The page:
Monday, May 17, 2010
The Society Islands - Moorea
S/V Aspen – May 17, 2010 – Log #41
Position: 17 degrees 30.0’ S 149 degrees 45.0’ W
Tahiti is a typical French Polynesian island. Flowers float by in the water as we sail and the hustle and bustle of the island is everywhere. The old mixes with the new as people paddle their outrigger canoes that they now use to race each other in competition.
We toured the island and saw where Paul Gauguin lived and painted. The setting is nestled among the hibiscus trees and Australian pine trees. The warmth of the people emanates from everyone in the countryside and it is easy to see why Gauguin was inspired with his painting here.
Throughout Tahiti there are Marae, sacred sites guarded by Tikis that can be visited. We were warned that these are still sacred sites and it is forbidden to climb on them. The Marae are the roots of Polynesian society and have existed since these islands were populated over 1,600 years ago. They are the link between God and man and man and earth. It is upon these sites where one obtains Mana. Of course human sacrifice always gave the society Mana but we didn't see any of that during our visit!
We had a nice reception with the mayor of Tahiti and the Tahitian dancers put on a great show for us. We don't think that dance lessons will help us dance as well as they did!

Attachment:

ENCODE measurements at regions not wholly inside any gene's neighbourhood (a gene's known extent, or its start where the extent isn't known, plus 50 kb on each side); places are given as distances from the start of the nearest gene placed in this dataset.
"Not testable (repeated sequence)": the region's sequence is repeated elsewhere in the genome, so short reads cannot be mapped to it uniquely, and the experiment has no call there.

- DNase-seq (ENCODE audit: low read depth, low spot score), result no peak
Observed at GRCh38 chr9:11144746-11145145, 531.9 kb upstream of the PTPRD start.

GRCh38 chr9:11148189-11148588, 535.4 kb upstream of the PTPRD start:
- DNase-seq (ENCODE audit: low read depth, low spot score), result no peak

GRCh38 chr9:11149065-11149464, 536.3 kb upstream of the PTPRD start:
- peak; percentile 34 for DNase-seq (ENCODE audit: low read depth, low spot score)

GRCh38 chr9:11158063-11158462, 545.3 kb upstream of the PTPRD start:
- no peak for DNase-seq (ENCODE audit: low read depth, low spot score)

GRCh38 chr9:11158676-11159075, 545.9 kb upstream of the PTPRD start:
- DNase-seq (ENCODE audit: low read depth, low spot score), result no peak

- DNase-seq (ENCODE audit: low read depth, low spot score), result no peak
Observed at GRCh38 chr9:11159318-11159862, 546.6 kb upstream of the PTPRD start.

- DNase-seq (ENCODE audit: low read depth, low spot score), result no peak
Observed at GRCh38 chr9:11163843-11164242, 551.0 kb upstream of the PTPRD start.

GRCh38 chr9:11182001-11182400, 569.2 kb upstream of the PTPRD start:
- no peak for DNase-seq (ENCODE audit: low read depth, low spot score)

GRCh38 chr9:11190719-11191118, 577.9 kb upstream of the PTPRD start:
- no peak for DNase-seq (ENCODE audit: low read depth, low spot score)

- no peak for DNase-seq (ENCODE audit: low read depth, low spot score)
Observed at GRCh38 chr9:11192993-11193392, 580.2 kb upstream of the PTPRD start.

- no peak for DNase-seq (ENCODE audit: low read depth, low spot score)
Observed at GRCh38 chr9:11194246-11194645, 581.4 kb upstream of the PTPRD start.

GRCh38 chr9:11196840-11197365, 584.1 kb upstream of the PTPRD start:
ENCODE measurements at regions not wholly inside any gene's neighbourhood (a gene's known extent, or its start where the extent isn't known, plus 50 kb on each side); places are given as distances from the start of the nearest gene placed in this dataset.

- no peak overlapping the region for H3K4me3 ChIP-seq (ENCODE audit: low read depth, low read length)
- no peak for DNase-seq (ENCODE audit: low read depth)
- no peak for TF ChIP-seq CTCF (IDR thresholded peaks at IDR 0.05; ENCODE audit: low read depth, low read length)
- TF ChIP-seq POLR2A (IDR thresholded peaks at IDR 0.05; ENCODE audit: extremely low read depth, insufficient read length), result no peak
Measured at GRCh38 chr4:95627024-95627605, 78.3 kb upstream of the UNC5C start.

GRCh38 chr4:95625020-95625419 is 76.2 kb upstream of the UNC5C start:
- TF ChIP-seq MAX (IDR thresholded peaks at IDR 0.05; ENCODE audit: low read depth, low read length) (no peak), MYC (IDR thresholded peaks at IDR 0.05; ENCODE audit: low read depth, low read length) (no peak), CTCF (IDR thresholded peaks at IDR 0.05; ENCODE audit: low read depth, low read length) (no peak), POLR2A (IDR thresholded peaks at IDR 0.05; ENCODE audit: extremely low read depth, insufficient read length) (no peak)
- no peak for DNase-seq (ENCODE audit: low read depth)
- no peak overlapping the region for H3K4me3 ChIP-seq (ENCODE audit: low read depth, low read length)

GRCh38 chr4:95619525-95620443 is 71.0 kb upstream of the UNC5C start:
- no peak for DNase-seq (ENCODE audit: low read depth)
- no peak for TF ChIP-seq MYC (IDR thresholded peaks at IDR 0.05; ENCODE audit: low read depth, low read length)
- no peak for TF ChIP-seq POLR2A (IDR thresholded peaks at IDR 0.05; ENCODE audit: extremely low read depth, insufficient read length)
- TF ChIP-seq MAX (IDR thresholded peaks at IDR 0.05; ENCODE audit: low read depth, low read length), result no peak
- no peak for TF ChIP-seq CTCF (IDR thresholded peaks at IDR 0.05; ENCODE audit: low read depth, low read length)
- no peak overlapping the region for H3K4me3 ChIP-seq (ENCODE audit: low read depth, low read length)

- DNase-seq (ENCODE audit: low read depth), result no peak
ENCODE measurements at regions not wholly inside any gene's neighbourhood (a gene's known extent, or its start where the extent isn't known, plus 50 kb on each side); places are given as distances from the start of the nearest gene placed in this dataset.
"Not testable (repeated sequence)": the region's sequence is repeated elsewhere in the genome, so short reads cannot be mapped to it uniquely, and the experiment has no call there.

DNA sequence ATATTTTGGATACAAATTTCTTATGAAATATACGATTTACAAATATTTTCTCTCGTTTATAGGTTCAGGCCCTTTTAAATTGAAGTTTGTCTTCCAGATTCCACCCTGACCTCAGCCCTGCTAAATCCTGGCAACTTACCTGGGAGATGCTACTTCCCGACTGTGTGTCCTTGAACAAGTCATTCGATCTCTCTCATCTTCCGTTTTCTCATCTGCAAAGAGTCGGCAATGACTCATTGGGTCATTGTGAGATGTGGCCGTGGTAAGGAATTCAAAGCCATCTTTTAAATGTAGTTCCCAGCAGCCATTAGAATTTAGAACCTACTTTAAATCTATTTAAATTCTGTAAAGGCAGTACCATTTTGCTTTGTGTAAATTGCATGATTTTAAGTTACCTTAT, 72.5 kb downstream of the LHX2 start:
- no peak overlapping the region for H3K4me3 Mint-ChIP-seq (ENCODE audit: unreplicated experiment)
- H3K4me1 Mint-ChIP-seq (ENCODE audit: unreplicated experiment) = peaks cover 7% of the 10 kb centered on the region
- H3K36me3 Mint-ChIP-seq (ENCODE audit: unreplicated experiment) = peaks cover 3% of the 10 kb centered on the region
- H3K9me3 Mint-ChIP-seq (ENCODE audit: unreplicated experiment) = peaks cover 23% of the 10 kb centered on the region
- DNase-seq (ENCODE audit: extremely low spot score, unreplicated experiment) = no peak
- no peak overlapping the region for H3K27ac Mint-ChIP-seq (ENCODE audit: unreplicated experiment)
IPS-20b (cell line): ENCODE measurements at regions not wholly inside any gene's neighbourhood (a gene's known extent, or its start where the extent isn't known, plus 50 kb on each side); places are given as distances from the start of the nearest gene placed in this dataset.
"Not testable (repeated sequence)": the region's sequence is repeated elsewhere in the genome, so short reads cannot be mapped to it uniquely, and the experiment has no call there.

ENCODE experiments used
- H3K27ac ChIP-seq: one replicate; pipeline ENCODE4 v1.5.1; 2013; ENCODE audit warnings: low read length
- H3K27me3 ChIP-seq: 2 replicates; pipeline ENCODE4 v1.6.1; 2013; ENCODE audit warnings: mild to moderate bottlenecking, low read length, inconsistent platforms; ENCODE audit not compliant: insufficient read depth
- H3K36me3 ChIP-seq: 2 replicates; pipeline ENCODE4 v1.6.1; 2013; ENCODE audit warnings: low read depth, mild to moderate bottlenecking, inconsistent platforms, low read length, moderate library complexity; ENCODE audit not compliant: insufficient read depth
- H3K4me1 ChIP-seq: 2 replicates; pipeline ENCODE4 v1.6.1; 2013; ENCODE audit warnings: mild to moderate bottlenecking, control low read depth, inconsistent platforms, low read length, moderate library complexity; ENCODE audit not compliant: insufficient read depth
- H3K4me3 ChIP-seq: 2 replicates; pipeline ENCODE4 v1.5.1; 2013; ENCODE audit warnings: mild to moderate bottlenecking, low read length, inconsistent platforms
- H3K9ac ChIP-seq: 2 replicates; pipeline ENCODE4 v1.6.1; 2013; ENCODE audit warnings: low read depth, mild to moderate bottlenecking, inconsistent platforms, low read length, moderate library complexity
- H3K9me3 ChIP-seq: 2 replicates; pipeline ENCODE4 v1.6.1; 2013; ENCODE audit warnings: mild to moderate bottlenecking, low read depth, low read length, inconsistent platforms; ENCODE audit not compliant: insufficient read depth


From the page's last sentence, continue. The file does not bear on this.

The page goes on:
During our stay the traditional sailing canoes made landfall at the Quay, where we were berthed. They sailed in from New Zealand, tracing the routes of their ancestors. The sound of drums filled the air and the dancing girls welcomed the wayward sailors back home. It was quite a sight!
We stocked up on French wine, cheeses, baguettes, and pate before it was time to sail onward to the next island, Moorea. There was another pass to sail through to arrive in Cooks Bay and we only took a little water into the cockpit on that entrance.
Now we are anchored at the head of Cooks Bay, named after Captain Cook of course. Moorea is vastly different from Tahiti; the pace is much slower, the island has far fewer people and the soaring peaks dominate the skyline.
Here we have Wifi on the boat and a calm anchorage so that Steve can work on both the boat and his geophysical projects. Maria learned how to make a Polynesian crown of flowers, and also learned how to tie a pareo, the typical dress in French Polynesia.
Polynesia is the birth place of tattooing and the chiefs and high priests were highly decorated with these works of art. Steve and Maria haven't taken their place among high society yet!
We have posted more pictures on our blog too (see address below).
Sail on sail on Aspen...
Steve and Maria